As I mentioned, the problems that confront the Afghan refugees arise from the improper behavior of the Iranian government. For example, they could not enroll their children in Iranian schools. This has resulted in the growth of poverty—both economic and cultural—among the Afghans who reside in Iran.
However, the sentiments of the Iranian people towards the Afghans are different: they have sought to be of assistance to the Afghans. There are a number of NGOs in Iran which try to defend the rights of the Afghan refugees. For example, after the Iranian government had started to exile Afghans, the Iranian people and the defenders of human rights in Iran held large-scale demonstrations against this policy.
It seems like we are in a delicate situation: on one hand when we look at the problems of the refugees, or consider the many criticisms that you yourself have made of the Iranian government, there are real challenges there to deal with. On the other hand, we see that the American government continues to speak of “regime change” in Iran. How do you think cultural, political, and social changes and transformations in Iran can take place in the midst of these opposing discourses?
Before I look at the type of the government and the name of the government, I examine how it treats people. The correct treatment of a country’s citizen is conveyed through the upholding of human rights norms. Therefore, from my perspective, any government that seeks to uphold the norms of human rights in terms of its dealing with people meets the criteria of being legal and acceptable. And likewise, if any government, whatever it calls itself, whether secular or religious, seeks to trample human rights, then that regime does not meet the criterion of being legal or acceptable in my eyes. The name of the government is not important for me: the government’s upholding of the standards of human rights is.
In the recent United States presidential nomination campaigns, some, such as Senator Clinton, have spoken harshly against Iran, stating that if Iran continues to develop atomic energy, she would seek to “completely obliterate” Iran. At the same time, we saw the military operations on behalf of Israel preparing for a strike against Iran. In the meantime, we have also heard the comments of Elbaradei, the head of the International Atomic Energy Agency, stating if the military plans from Israel move forward, it would be catastrophic for the whole region. What do you think is the best possible set of relationships between Iran and United States at this time, being an election year in the United States? As a representative of the Iranian people, how do you respond to words such as the ones from Senator Clinton or the actions of Israel?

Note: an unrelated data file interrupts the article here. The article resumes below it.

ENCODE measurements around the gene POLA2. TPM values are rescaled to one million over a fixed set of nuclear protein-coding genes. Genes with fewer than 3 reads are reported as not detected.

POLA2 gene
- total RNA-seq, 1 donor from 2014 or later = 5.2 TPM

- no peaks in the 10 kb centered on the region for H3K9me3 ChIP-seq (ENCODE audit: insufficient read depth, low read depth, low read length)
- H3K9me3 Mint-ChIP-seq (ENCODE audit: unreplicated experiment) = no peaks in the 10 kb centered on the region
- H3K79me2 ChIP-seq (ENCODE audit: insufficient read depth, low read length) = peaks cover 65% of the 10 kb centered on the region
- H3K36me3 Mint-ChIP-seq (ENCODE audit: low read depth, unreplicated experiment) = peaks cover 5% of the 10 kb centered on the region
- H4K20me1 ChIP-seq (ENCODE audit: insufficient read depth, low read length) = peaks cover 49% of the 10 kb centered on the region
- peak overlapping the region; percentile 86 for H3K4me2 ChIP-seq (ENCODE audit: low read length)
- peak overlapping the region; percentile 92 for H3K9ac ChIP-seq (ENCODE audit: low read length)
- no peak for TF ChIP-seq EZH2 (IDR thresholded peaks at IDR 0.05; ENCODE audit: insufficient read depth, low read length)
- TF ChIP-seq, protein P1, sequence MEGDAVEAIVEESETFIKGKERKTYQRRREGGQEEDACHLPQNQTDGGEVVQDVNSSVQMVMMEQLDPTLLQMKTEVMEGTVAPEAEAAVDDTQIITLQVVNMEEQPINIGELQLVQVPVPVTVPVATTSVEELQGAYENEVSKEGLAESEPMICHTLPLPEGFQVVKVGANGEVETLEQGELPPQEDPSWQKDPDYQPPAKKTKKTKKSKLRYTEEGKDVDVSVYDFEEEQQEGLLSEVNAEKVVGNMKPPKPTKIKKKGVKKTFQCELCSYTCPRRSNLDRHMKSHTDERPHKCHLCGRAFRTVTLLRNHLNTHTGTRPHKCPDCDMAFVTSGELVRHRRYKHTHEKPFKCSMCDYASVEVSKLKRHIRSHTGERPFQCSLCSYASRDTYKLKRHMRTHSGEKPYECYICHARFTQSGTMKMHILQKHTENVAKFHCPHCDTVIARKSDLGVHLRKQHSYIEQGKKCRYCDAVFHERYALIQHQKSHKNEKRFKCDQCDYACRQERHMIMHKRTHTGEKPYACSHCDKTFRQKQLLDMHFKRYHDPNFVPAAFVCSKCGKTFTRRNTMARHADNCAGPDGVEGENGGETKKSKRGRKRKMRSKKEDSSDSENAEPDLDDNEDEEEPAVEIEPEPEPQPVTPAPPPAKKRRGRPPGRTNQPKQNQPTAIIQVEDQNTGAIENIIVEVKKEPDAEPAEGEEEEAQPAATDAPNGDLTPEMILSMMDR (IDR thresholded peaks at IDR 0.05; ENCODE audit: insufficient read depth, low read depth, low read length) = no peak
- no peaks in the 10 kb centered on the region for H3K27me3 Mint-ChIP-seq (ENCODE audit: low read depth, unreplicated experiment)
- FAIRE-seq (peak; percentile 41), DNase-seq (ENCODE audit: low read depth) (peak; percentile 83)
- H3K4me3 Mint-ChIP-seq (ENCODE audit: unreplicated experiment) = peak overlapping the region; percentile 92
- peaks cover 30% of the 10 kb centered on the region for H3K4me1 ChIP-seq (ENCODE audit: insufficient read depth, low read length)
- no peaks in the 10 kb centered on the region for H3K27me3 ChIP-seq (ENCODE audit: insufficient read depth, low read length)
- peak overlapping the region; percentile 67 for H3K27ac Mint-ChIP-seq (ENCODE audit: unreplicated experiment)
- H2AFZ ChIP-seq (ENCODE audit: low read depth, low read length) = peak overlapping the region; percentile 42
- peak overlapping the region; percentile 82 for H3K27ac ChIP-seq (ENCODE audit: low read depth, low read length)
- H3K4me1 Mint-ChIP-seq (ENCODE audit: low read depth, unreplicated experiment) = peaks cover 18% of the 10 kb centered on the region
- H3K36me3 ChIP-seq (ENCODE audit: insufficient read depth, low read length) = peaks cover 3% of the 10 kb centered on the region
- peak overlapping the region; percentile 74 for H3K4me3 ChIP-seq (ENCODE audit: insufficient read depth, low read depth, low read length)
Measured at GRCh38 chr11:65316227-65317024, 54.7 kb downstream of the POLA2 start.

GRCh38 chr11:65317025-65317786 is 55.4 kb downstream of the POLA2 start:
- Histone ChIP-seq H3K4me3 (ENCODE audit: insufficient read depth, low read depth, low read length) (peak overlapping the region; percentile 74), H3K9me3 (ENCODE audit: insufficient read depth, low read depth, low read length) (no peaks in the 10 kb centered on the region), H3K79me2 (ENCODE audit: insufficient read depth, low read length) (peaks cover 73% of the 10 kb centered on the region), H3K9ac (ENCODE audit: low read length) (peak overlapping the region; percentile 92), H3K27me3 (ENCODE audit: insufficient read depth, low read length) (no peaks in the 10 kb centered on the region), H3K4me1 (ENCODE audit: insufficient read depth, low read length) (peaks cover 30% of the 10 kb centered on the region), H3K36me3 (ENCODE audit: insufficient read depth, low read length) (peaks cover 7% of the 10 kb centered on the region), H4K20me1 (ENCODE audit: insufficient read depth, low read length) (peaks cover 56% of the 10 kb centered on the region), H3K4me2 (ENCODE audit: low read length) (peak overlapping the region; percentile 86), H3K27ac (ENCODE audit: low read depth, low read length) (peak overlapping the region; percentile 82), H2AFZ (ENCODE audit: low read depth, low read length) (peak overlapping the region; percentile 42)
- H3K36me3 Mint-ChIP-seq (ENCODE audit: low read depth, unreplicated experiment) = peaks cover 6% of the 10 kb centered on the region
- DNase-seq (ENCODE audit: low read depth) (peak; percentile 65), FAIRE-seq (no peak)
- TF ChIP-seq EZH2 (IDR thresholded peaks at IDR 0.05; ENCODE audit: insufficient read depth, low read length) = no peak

I am of the opinion that war solves no problem and can solve no problem. War, on the contrary, creates many new problems for the Middle East. It also creates new problems for the American economy. I am hopeful that the political differences between Iran and the United States can be solved through the path of dialogue and negotiations, and that this can lead to the normalization of our political relations. In my opinion, dialogue has to be direct, transparent, and at three levels: civil society, parliamentary, and between heads of government. In these dialogues, we have to be able to discuss issues of atomic energy, past political tensions between the two countries, but we also have to talk about the issues of human rights and democracy in Iran.
How do you see your own role as a person who has become an icon for supporters of human rights and women’s rights for many around the world, for many Muslims, and for many Iranians? There are so many who project onto you their own hopes and aspirations. What is the best way for the NGOs that are involved in issues of human rights and women’s rights to have a positive impact on Iran? How do you see your own role in Iran today, and your own relations with the Iranian government?
Western NGOs can play a positive role in terms of democracy and human rights in Iran. For coming together in terms of human rights, we don’t look to foreign governments. But we do welcome intellectual assistance from NGOs and civil society from the West. We are convinced that collaboration with Western civil societies can be very helpful.
How can they help us? By conveying the real news from Iran, not any rosier than it is, and not more bleak than it is, but what it actually is, to the people of the world. That way popular opinion of the world community can be an ally for us. We need moral and spiritual support. Cultural exchange between civil societies of Iran and West, at the level of NGOs and universities, definitely needs to take place.